Saturday, August 20, 2011

Sink the Bismark! (1960)

Viewer beware.

Sink the Bismarck! is marketed under Fox War Classics.

All Quiet on the Western Front (Universal Cinema Classics) is a classic (read the book too). The Longest Day (Two-Disc Collector's Edition) is a classic, as is Twelve O'Clock High.

Sink the Bismark! is OK, but it's far from great.


The source material is impressive, one of the most famous incidents of the Second World War. The Bismark, launched in April 1939, was the largest battleship ever built by Germany. If not stopped by the British navy in 1941, the Bismark with its huge guns and heavy armour, would have decimated Allied shipping.

The real star attraction in this 1960 effort from director Lewis Gilbert (Educating Rita, The Admirable Crichton) is how all the intelligence the British navy gathered to track the Bismark's whereabouts. Resistance fighters, airplanes, ships and a little intuition all helped in the search for the killer battleship. Seeing how that information is assessed, and strategy developed, is engrossing.


But the script by Edmund North, based on the book, Sink the Bismark!, by C.S. Forester does little to humanize the script. There's plenty to see in this movie, just not much to feel.

Newly-appointed, and rigid, naval director of operations Capt. Jonathan Shepherd (Kenneth More) gets fleshed out in the latter half of the film when we learn his much-loved son, Tom (John Stride) is, conveniently, on one of the ships ordered to change course in the hunt for Bismark. He also happens to be a gunner on a Swordfish torpedo plane that will attack the feared German ship. Anne Davis (Dana Wynter) is the WREN who takes a shine to the seemingly gruff Shepherd. Her character is smart and empathetic and adds some much-needed humanity to the naval war room.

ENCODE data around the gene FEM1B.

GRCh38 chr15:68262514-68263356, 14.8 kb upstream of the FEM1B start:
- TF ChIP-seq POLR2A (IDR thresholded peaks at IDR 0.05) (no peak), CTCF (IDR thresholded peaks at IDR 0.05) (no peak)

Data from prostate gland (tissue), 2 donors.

Otherwise, be prepared for a lot of staged shots of British sailors on decks holding binoculars. The special effects are, largely, lacking. (Yes, I appreciate this film was made in 1960). There are numerous phone calls made in this film except when Prime Minister Winston Churchill rings up to stress the mission's importance. That call, conveniently, is put on speaker phone so everyone can hear an actor imitate the great statesman's voice. "You must sink the Bismark," he implores.


For news junkies like myself, there's a few appearances by American journalist Edward Murrow, who broadcast from England during the Second World War. For those who need a little context, Murrow describes how Great Britain was in tough in the early months of 1941. Germany had taken over much of Europe. The Luftwaffe was bombing England. The United States would still be months away from joining the fight. The war wasn't going well.

Sink the Bismark! won't torpedo an enjoyable night in front of the tube, but it's hardly explosive entertainment.

RATING: 6/10

FUN FACTS: Sink the Bismark! was John Stride's first film credit. He appeared in another so-so war film, A Bridge Too Far. Oh, he was in Oh! Heavenly Dog too. Kenneth More also appeared in The Longest Day. Dana Wynter was Queen Elizabeth in the 1982 television movie, The Royal Romance of Charles and Diana. She died May 5, 2011 at age 79. Director Lewis Gilbert is now 91. His last credit was Before You Go in 2002.

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